The next step is the most challenging and exciting in each set. I carefully place the insect on the object and wait to see the response, the movement, the stares, and once I recognize that the insect is comfortable and standing still, I gently rotate the focusing ring and visually ‘lock-on’ to the correct focus point on its eyes, press the shutter for the first time and examine the image.
From this moment on, everything else is light, patience, composition, and various improvisations throughout the set to ensure sharpness, change object position, hold reflectors, create drops of water, and change background position and wrinkles. All of this in order to reach the moment when everything is in place and the frame is successful in my eyes.
An important thing I learned is that during the set it is critical to work slowly and to avoid sharp, fast movements in order to create a pleasant atmosphere for the insect and not frighten it. It’s also important not to rush to press the shutter—I try to take time to examine and understand the rhythm of the insect’s movement.
Here are a few of the indoor images I’ve captured thus far:
Each insect brings its own unique challenges, but there are many challenges to this kind of macro setup no matter what the subject. It starts with any wrong movement that can drop something in the crowded set, or scare the insect, or move the focus off the desired point.
Continuing to find the focus point takes time when working with a macro lens, and especially when it is attached to extension rings that provide magnification almost up to a 2:1 ratio. Even in a situation where everything looks fine, it is always possible that just a second before I capture the moment, the insect will start to walk or simply look away in another direction.
Another challenge is that working with an open aperture creates an amazing background, but also a very shallow depth of field, which makes it especially difficult when I want to create “focus stacking” to highlight characteristics along the insect body and not just the eye area.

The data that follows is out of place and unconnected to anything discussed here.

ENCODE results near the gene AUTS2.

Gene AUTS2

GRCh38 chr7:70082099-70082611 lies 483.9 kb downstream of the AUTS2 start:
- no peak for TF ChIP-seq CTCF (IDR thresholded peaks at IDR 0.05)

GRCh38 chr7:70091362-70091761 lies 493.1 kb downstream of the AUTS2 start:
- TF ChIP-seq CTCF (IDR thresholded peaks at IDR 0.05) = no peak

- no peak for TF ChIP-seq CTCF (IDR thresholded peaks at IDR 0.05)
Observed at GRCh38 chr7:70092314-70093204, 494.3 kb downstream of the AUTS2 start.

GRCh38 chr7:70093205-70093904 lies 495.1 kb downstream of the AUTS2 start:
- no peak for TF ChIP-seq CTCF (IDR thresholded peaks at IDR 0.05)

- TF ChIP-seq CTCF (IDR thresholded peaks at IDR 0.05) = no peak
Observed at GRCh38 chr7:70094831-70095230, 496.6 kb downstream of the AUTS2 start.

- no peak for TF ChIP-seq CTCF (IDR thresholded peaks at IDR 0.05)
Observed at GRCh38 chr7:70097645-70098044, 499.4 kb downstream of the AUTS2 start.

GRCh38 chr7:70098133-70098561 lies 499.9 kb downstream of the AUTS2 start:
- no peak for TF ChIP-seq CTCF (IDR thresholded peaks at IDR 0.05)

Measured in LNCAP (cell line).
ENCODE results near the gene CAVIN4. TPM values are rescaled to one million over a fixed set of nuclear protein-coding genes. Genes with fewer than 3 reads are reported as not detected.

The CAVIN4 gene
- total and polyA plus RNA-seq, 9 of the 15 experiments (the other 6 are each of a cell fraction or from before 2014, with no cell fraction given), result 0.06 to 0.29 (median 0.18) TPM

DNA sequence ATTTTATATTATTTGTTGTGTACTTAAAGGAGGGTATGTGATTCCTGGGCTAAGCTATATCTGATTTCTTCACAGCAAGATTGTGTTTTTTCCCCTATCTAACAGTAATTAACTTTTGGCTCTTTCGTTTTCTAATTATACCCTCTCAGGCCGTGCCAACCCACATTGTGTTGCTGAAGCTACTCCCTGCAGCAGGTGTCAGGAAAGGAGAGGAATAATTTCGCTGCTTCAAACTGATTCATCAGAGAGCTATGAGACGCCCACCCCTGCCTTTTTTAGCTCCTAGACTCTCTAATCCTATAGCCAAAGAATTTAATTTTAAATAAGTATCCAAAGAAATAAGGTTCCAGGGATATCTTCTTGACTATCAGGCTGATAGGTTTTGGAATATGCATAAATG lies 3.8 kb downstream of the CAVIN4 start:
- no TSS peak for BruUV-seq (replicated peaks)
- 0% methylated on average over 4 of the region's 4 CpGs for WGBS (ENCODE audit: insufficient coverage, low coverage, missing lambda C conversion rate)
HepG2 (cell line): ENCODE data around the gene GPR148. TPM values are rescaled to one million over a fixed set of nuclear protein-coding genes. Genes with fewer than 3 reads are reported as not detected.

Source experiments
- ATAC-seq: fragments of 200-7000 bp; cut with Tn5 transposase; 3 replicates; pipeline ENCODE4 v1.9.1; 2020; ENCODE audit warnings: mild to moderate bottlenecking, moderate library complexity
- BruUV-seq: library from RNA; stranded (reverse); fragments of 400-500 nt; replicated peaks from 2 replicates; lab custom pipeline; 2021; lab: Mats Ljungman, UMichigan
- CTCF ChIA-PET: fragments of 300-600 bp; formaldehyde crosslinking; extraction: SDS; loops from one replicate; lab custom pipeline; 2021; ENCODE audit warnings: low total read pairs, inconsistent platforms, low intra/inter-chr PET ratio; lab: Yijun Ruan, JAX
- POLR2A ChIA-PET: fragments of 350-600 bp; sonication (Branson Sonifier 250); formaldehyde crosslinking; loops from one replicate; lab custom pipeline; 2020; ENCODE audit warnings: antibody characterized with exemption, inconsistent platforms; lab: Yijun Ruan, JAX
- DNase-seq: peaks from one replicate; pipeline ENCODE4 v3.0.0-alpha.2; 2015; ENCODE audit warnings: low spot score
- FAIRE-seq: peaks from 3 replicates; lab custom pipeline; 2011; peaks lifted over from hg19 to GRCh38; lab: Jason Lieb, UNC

At the end of each session, I always return the insect to its natural habitat and then review and examine the frames in Adobe Bridge, where I mark the interesting frames, the ones that need to be stacked, and the ones that can be studied for the next session.
Photoshop editing is usually quite minimal: crop, contrast and maybe a few slight enhancements the focus area.
Both despite and due to the long process and many challenges in the set, I get excited like a child each time I watch these amazing animals through the camera’s viewfinder. This moment of wonder brings me back to illuminating and photographing the insects every time.
- All photographs were taken with my Canon 6D Mark II, a set of extension tubes, a 100mm Canon macro lens, a wireless remote and a tripod. For lightning, I used two 400w studio flashes with softbox and a snoot. All photographs were edited (contrast, crop and color) in Photoshop.
- All the insects photographed during this project were alive and were not harmed. They were returned the insects to their natural habitat at the end of each session.
About the author: Lior Glaichman is an industrial photographer based in Northern Israel. To see more of his work, visit his website where you can find many more images from his series “So far, so very close.”.